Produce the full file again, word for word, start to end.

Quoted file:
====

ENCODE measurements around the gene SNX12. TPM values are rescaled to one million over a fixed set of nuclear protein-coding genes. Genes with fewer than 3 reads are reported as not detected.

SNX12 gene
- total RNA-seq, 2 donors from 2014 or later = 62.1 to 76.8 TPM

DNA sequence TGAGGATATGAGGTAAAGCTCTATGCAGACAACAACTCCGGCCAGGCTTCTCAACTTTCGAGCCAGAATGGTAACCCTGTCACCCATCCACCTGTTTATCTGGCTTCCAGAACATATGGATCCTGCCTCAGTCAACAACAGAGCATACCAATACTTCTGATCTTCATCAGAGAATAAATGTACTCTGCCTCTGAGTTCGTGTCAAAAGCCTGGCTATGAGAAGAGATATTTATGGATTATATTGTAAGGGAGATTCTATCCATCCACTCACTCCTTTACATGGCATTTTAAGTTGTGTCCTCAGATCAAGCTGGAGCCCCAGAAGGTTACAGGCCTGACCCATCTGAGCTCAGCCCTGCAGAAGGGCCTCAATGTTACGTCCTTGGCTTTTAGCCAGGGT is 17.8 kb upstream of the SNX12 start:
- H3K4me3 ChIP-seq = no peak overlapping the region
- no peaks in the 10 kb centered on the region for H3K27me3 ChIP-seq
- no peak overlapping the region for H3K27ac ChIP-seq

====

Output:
ENCODE measurements around the gene SNX12. TPM values are rescaled to one million over a fixed set of nuclear protein-coding genes. Genes with fewer than 3 reads are reported as not detected.

SNX12 gene
- total RNA-seq, 2 donors from 2014 or later = 62.1 to 76.8 TPM

DNA sequence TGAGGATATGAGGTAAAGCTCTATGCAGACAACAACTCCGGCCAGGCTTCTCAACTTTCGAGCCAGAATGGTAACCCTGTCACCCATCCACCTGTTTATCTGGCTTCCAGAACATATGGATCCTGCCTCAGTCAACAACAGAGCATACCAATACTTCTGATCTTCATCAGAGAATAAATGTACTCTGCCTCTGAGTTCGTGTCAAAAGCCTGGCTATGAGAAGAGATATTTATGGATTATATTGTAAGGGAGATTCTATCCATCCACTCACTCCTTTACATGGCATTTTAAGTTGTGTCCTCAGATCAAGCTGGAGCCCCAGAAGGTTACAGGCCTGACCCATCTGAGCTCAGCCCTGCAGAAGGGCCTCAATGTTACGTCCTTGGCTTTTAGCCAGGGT is 17.8 kb upstream of the SNX12 start:
- H3K4me3 ChIP-seq = no peak overlapping the region
- no peaks in the 10 kb centered on the region for H3K27me3 ChIP-seq
- no peak overlapping the region for H3K27ac ChIP-seq